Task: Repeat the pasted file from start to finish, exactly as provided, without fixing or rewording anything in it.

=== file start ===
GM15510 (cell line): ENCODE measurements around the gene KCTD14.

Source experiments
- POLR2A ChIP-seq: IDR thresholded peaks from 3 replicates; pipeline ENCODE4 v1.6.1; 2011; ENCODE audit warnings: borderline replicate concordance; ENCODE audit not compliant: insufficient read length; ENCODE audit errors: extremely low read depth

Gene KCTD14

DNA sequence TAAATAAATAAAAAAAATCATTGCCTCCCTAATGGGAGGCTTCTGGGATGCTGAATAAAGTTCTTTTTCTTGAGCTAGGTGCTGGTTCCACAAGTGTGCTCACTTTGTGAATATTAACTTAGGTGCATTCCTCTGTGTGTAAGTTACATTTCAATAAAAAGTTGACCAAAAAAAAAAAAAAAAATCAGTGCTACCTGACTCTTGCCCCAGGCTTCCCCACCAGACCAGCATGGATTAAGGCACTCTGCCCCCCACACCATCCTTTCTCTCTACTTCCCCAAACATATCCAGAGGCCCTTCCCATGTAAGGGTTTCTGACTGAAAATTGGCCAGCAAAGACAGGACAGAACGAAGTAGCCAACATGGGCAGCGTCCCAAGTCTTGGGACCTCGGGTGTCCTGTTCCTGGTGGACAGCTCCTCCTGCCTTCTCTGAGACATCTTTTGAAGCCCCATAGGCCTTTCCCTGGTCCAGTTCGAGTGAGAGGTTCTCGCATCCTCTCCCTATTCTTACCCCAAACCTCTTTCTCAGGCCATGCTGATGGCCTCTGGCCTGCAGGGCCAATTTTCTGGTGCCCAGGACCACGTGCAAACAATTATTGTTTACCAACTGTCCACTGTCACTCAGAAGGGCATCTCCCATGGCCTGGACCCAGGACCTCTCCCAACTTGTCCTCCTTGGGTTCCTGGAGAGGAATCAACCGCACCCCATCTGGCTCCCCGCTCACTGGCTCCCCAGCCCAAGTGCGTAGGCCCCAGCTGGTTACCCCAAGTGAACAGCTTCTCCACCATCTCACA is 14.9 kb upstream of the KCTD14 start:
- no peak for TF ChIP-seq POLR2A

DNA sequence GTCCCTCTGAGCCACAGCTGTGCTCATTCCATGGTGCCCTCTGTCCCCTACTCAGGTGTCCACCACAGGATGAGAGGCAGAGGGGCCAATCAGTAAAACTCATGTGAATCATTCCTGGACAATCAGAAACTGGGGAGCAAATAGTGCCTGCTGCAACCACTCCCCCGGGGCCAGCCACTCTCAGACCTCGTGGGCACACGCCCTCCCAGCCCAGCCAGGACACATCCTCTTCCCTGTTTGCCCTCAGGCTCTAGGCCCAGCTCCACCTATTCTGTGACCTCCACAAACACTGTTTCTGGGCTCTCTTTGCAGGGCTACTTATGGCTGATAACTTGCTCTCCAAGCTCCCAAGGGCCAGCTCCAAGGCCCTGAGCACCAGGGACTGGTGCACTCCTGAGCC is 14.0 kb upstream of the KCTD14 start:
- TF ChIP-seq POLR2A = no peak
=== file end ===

GM15510 (cell line): ENCODE measurements around the gene KCTD14.

Source experiments
- POLR2A ChIP-seq: IDR thresholded peaks from 3 replicates; pipeline ENCODE4 v1.6.1; 2011; ENCODE audit warnings: borderline replicate concordance; ENCODE audit not compliant: insufficient read length; ENCODE audit errors: extremely low read depth

Gene KCTD14

DNA sequence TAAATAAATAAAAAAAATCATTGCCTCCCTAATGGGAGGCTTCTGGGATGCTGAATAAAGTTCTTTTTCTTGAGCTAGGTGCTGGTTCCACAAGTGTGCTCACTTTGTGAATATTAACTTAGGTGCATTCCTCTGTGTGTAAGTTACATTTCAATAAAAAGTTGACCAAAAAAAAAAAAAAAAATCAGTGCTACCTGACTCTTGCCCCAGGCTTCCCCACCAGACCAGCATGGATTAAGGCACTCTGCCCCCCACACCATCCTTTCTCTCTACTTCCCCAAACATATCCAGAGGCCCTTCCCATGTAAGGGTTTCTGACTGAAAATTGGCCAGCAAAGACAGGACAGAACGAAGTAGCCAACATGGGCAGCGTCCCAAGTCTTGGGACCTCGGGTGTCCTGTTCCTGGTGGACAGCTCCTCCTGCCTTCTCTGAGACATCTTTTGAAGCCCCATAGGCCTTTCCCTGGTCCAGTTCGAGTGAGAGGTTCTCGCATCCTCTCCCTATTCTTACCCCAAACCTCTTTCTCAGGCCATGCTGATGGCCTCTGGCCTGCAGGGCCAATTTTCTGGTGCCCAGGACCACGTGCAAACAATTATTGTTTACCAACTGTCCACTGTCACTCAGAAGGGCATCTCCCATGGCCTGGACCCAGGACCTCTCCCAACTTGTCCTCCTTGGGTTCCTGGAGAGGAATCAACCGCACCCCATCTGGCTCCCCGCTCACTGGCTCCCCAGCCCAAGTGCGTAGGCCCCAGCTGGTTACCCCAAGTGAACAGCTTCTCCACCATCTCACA is 14.9 kb upstream of the KCTD14 start:
- no peak for TF ChIP-seq POLR2A

DNA sequence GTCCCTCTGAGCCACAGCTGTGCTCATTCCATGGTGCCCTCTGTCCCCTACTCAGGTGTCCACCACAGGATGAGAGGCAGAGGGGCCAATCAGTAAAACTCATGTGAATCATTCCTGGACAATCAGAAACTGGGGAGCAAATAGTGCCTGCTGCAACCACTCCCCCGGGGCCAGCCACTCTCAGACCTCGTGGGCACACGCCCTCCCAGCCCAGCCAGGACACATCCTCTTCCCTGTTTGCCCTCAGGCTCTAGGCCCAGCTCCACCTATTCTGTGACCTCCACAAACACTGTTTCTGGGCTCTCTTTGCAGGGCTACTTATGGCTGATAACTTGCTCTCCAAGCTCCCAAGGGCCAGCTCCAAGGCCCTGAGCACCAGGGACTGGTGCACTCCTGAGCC is 14.0 kb upstream of the KCTD14 start:
- TF ChIP-seq POLR2A = no peak